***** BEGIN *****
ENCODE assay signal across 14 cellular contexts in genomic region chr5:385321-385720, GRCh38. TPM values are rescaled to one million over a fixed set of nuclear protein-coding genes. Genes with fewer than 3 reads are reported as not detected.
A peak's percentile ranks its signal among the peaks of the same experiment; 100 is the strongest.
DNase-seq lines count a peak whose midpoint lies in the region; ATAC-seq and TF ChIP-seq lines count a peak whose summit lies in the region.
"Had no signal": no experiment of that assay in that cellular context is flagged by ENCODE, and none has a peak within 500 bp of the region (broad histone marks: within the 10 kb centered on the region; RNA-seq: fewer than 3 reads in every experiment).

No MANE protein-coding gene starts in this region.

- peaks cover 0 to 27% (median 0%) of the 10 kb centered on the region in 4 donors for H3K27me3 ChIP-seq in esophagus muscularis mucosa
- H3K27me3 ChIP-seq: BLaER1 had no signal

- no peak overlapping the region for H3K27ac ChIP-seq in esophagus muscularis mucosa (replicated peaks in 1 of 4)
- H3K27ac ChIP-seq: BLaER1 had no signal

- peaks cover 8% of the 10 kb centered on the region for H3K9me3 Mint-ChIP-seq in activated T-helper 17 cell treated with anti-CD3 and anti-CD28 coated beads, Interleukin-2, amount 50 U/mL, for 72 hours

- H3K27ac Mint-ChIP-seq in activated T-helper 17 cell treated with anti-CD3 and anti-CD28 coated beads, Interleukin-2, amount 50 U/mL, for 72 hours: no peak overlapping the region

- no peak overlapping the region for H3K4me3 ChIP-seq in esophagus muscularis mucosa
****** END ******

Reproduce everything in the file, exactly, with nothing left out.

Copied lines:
ENCODE assay signal across 14 cellular contexts in genomic region chr5:385321-385720, GRCh38. TPM values are rescaled to one million over a fixed set of nuclear protein-coding genes. Genes with fewer than 3 reads are reported as not detected.
A peak's percentile ranks its signal among the peaks of the same experiment; 100 is the strongest.
DNase-seq lines count a peak whose midpoint lies in the region; ATAC-seq and TF ChIP-seq lines count a peak whose summit lies in the region.
"Had no signal": no experiment of that assay in that cellular context is flagged by ENCODE, and none has a peak within 500 bp of the region (broad histone marks: within the 10 kb centered on the region; RNA-seq: fewer than 3 reads in every experiment).

No MANE protein-coding gene starts in this region.

- peaks cover 0 to 27% (median 0%) of the 10 kb centered on the region in 4 donors for H3K27me3 ChIP-seq in esophagus muscularis mucosa
- H3K27me3 ChIP-seq: BLaER1 had no signal

- no peak overlapping the region for H3K27ac ChIP-seq in esophagus muscularis mucosa (replicated peaks in 1 of 4)
- H3K27ac ChIP-seq: BLaER1 had no signal

- peaks cover 8% of the 10 kb centered on the region for H3K9me3 Mint-ChIP-seq in activated T-helper 17 cell treated with anti-CD3 and anti-CD28 coated beads, Interleukin-2, amount 50 U/mL, for 72 hours

- H3K27ac Mint-ChIP-seq in activated T-helper 17 cell treated with anti-CD3 and anti-CD28 coated beads, Interleukin-2, amount 50 U/mL, for 72 hours: no peak overlapping the region

- no peak overlapping the region for H3K4me3 ChIP-seq in esophagus muscularis mucosa